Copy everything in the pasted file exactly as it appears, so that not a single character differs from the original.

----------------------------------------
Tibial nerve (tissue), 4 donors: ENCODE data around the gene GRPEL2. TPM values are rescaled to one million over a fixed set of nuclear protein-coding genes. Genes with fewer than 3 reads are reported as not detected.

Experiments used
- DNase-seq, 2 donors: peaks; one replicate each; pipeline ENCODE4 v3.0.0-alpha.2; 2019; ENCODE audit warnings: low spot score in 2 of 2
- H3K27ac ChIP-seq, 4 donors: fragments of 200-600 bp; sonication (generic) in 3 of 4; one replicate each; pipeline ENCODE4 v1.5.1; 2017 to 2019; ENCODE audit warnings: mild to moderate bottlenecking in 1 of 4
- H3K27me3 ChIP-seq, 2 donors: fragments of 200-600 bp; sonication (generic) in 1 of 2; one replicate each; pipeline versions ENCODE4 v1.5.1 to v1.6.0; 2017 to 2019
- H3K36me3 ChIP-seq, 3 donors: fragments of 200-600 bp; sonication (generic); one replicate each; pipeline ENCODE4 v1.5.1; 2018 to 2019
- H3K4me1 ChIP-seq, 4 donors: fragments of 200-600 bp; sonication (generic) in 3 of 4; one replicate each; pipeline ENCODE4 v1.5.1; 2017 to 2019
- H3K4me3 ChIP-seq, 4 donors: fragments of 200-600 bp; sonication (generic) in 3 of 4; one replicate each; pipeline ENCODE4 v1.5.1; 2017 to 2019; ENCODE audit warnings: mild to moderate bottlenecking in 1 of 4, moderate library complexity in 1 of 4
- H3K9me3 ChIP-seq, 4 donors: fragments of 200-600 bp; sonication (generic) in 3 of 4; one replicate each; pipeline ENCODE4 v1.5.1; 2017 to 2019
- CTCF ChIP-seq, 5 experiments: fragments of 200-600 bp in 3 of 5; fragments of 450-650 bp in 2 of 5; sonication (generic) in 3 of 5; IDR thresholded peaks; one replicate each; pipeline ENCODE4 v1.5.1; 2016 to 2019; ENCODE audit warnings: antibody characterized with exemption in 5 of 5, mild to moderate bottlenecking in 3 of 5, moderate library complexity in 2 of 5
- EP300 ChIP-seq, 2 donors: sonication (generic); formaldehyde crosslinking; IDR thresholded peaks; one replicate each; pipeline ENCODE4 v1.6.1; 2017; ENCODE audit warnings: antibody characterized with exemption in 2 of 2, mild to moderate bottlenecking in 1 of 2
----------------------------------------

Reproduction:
Tibial nerve (tissue), 4 donors: ENCODE data around the gene GRPEL2. TPM values are rescaled to one million over a fixed set of nuclear protein-coding genes. Genes with fewer than 3 reads are reported as not detected.

Experiments used
- DNase-seq, 2 donors: peaks; one replicate each; pipeline ENCODE4 v3.0.0-alpha.2; 2019; ENCODE audit warnings: low spot score in 2 of 2
- H3K27ac ChIP-seq, 4 donors: fragments of 200-600 bp; sonication (generic) in 3 of 4; one replicate each; pipeline ENCODE4 v1.5.1; 2017 to 2019; ENCODE audit warnings: mild to moderate bottlenecking in 1 of 4
- H3K27me3 ChIP-seq, 2 donors: fragments of 200-600 bp; sonication (generic) in 1 of 2; one replicate each; pipeline versions ENCODE4 v1.5.1 to v1.6.0; 2017 to 2019
- H3K36me3 ChIP-seq, 3 donors: fragments of 200-600 bp; sonication (generic); one replicate each; pipeline ENCODE4 v1.5.1; 2018 to 2019
- H3K4me1 ChIP-seq, 4 donors: fragments of 200-600 bp; sonication (generic) in 3 of 4; one replicate each; pipeline ENCODE4 v1.5.1; 2017 to 2019
- H3K4me3 ChIP-seq, 4 donors: fragments of 200-600 bp; sonication (generic) in 3 of 4; one replicate each; pipeline ENCODE4 v1.5.1; 2017 to 2019; ENCODE audit warnings: mild to moderate bottlenecking in 1 of 4, moderate library complexity in 1 of 4
- H3K9me3 ChIP-seq, 4 donors: fragments of 200-600 bp; sonication (generic) in 3 of 4; one replicate each; pipeline ENCODE4 v1.5.1; 2017 to 2019
- CTCF ChIP-seq, 5 experiments: fragments of 200-600 bp in 3 of 5; fragments of 450-650 bp in 2 of 5; sonication (generic) in 3 of 5; IDR thresholded peaks; one replicate each; pipeline ENCODE4 v1.5.1; 2016 to 2019; ENCODE audit warnings: antibody characterized with exemption in 5 of 5, mild to moderate bottlenecking in 3 of 5, moderate library complexity in 2 of 5
- EP300 ChIP-seq, 2 donors: sonication (generic); formaldehyde crosslinking; IDR thresholded peaks; one replicate each; pipeline ENCODE4 v1.6.1; 2017; ENCODE audit warnings: antibody characterized with exemption in 2 of 2, mild to moderate bottlenecking in 1 of 2